Ettore Sottsass, architect and industrial designer, was born in the city of Innsbruck in 1917 and has been one of the most influential and important figures of the 20th century design scene.
Exposed to the world of architecture since a young age, as his father himself was an architect, he grew up in Turin where he graduated from the Polytechnic University in 1939 before serving in the military during World War II and spending years in a labor camp in Yugoslavia. After returning home, he worked in his father’s studio renovating buildings that were destroyed during the war, before founding his own practice in Milan to focus on working with different means such as ceramic, painting and interior design.
In Milan, he immersed himself in the vibrant cultural landscape of the city, attending the literary salon that would allow him to meet with the illustrious architects and designers of him time, and married writer and translator Fernanda Pivano. She introduced him to the literary society of the city and to many writers and artists that would later influence his work beyond his initial approch to industrial design.
During his early years, he was first a member of the International Movement for an Imaginist Bauhaus and later moved briefly to New York City to work with industrial design and Modernist George Nelson. He was then commissioned by entrepreneur Irving Richards a exhibition of ceramic works, a medium he had been pursuing since the beginning of his career and that was quickly launching him into international recognition for his originality and creativity.
His breakthrough came when Adriano Olivetti hired him as a design consultant in 1958 for Olivetti, the most important typewriter and computer manufacturer in Italy, renowned for its incredibly advanced design. For them, he developed the first Italian mainframe computer that won him the prestigious Compasso d’Oro prize in 1959, and a number of different typewriters, office equipment and furniture. His style began developing more clearly during his time at Olivetti: bringing bold colors, form and styling to office equipment, he pushed the boundaries between industrial design and pop culture. Moving from his first functional and sober typewriters to the Valentine in 1969, an accessory that became a fashion statement in the Italian society, he gained fame and recognition as an innovative and disruptive product designernot afraid to break the schemes and go beyond functionality and form.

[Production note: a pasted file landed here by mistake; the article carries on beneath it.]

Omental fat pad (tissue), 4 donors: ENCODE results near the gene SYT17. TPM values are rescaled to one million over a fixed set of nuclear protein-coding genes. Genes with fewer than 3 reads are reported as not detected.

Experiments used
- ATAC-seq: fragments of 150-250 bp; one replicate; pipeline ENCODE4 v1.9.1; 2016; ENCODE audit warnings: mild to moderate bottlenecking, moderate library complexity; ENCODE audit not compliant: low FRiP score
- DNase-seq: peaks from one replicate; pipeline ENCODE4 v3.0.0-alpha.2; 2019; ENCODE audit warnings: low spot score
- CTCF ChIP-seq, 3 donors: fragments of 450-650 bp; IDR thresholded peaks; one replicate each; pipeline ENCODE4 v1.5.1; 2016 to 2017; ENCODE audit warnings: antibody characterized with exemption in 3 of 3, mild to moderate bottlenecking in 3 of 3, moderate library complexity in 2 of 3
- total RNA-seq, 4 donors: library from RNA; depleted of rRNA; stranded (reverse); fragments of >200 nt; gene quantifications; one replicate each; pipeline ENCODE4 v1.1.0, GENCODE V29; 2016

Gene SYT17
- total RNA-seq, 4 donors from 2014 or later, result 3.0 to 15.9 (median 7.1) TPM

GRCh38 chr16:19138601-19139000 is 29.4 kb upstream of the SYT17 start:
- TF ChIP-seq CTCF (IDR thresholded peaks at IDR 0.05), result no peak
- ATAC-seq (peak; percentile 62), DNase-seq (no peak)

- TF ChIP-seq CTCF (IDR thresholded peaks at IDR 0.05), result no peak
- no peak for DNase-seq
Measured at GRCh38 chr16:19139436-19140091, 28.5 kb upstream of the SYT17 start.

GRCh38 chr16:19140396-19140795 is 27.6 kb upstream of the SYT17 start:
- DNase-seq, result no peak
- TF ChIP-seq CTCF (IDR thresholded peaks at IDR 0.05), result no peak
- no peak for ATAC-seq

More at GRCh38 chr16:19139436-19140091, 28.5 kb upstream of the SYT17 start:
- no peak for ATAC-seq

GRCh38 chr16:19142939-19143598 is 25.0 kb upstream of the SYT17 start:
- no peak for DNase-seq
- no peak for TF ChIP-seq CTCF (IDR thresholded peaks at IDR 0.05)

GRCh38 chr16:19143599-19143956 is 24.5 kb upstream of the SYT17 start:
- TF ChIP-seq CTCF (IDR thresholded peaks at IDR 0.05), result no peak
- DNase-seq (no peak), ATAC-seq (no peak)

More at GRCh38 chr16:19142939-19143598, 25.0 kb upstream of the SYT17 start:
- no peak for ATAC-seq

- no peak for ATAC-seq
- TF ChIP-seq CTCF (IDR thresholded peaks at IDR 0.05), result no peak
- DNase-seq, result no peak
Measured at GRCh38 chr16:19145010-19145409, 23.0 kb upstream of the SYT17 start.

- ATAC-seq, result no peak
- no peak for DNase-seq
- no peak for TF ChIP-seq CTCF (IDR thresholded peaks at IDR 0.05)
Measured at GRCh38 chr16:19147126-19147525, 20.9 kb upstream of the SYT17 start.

Floor lamp in metal and glass
W 40 x D 40 x H 170 cm
King’s was part of the second collection of the Memphis Group in 1982. Memphis sought to rebel against the ‘uniform panorama of good taste’ of the time, where the principle ‘form follows function’ reigned supreme. Barbara Radice, who contributed to the art direction and documentation of group activities, defined the ‘basic idea of Memphis’ as one that is ‘to shake off the conditioned routine and recover fresh energy, to follow the logic of the moment, to look at things always from new points of view, and examine every new possibility.’ Here, in King’s, Sottsass takes the form of a street lamp and brings the exterior into the interior, adding a pop of colour with its bright yellow stem.